Open letter from First Step's CEO to journalists reporting on the Medically Supervised Injecting Centre in Richmond:
I am the CEO of an organisation that works with a very similar cohort of people as North Richmond Community Health ( https://nrch.com.au/services/alcohol-and-other-drugs/medically-supervised-injecting-room/ ). And that cohort includes some of the most vulnerable people you can imagine. Victims of childhood emotional, physical and sexual abuse, people who have experienced chronic homelessness, early school leavers, people who grew up in out of home care and people who never knew their parents. Their experience of life is so far beyond anything that I, and the average Australian, has ever experienced. They were not brought up to expect the love of their parents, a big hug for a good school report, or a trip to the movies on their birthday. Many people do not survive a childhood like this. They take their own lives, they die of misadventure or they die of ill health primarily related to drug use. Some however do survive, but they carry scars.
As a comfortably middle-class person, the child of loving parents, I believe it is my duty to look humbly and with great relief on my own good fortune. Every time I look at a homeless person on the street, someone panhandling, someone seeking or using illicit drugs, I try to visualise that person as a child; looking for love just like the rest of us. It takes practice and exposure to remember to think like that, but I have the good fortune of just such exposure on a daily basis. I have kids of my own, and the idea of any of them suffering a small fraction of what our most vulnerable clients at First Step have been through is sobering (pun intended).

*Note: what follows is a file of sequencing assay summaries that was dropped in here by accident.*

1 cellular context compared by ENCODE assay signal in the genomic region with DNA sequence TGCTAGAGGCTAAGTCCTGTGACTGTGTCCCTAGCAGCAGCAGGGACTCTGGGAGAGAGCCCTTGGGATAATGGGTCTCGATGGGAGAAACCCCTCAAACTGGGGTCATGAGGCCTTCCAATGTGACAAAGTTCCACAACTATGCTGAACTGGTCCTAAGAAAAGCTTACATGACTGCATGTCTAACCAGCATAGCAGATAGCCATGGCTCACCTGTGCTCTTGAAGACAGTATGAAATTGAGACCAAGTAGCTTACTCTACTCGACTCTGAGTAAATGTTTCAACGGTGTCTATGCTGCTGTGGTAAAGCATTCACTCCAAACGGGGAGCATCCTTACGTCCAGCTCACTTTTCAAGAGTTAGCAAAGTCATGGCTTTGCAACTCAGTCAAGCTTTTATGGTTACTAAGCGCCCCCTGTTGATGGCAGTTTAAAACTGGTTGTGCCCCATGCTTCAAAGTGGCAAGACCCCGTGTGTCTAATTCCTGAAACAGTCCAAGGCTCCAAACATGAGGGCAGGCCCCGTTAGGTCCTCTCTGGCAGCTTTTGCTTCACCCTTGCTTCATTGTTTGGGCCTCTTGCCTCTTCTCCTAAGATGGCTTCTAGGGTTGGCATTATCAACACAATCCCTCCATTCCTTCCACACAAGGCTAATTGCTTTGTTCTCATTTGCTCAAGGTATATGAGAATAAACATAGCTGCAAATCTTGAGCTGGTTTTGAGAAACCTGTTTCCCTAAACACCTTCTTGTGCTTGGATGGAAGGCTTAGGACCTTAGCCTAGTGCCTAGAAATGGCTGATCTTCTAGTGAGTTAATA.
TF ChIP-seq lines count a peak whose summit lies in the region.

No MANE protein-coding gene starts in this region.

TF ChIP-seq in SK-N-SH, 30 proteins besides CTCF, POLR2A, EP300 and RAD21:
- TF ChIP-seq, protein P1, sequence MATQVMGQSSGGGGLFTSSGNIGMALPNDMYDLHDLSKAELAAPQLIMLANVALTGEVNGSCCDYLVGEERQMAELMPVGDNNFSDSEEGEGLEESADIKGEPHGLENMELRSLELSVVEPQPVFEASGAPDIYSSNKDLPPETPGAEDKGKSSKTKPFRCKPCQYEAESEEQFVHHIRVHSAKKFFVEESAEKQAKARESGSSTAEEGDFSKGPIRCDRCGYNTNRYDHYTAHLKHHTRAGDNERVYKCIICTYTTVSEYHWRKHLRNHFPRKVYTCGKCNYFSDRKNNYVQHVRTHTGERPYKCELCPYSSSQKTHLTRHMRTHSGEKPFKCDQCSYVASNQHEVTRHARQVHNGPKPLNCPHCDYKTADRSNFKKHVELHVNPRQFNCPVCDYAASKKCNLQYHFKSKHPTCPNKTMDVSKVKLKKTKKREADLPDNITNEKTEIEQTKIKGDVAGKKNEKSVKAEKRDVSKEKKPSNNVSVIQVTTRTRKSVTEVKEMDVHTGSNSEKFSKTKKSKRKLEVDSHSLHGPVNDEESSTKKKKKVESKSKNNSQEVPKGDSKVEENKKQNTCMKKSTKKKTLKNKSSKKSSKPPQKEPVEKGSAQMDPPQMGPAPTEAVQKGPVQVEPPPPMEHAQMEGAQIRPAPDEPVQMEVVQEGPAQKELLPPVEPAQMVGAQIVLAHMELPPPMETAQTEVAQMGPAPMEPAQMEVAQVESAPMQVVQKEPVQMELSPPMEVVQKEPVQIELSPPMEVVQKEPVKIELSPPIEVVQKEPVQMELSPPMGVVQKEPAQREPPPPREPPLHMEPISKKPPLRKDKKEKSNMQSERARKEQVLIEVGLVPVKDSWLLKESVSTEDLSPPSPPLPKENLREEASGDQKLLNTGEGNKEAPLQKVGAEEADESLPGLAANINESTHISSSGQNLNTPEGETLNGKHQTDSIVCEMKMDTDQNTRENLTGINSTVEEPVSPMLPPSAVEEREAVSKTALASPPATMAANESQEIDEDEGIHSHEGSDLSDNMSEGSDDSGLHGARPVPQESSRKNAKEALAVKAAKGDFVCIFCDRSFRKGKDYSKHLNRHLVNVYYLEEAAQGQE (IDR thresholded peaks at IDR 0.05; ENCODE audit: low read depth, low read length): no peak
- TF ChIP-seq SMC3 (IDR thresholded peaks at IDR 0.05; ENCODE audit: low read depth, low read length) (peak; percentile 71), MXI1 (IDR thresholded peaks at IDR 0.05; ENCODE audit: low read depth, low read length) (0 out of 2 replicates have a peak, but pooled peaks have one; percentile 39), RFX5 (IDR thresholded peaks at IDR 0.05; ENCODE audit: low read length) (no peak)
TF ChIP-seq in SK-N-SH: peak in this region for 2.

At First Step, we believe that everybody deserves every chance to turn their lives around. EVERYbody – EVERY chance. I’m pretty sure Dr Nico Clark and his team at North Richmond Community Health feel the same. Safe injecting facilities are evidence-based best practice in harm minimisation . . . and they save lives. That’s what we’re trying to do here. Save lives! And, give people the daily opportunity to seek, and gradually accept, more and more help. Please look at the research from Kings Cross (not one fatality in almost 20 years) and overseas (no fatalities that I know of at any medically supervised injecting facility anywhere in the world . . . ever!).
We all know that journalists have a job to do. We know you have editors who point you in a particular direction and have expectations. And we also know that if a journalist ‘passes’ on a particular piece or a particular manner of reporting then someone else will probably write/produce/report it, but that’s not a reason discontinue being attentive to your own moral compass.
Ghandi (yes, I’m going to use Ghandi) encouraged us to judge a society by how it treats its most vulnerable. I think that is true not only of the society, but of every one of us within it. Journalists have tremendous power in this situation over people who have never had much at all, including over their own lives. I strongly encourage you to think about your own legacy, and which side of history you want to be on when it comes to helping the most vulnerable people.
It is unbearable not to be seen, not be heard, to have nowhere to go and nothing to do. Help turn this epidemic of loneliness, poor mental health and addiction around.
PS. And sympathetic journos, please share this to help me get to more journos.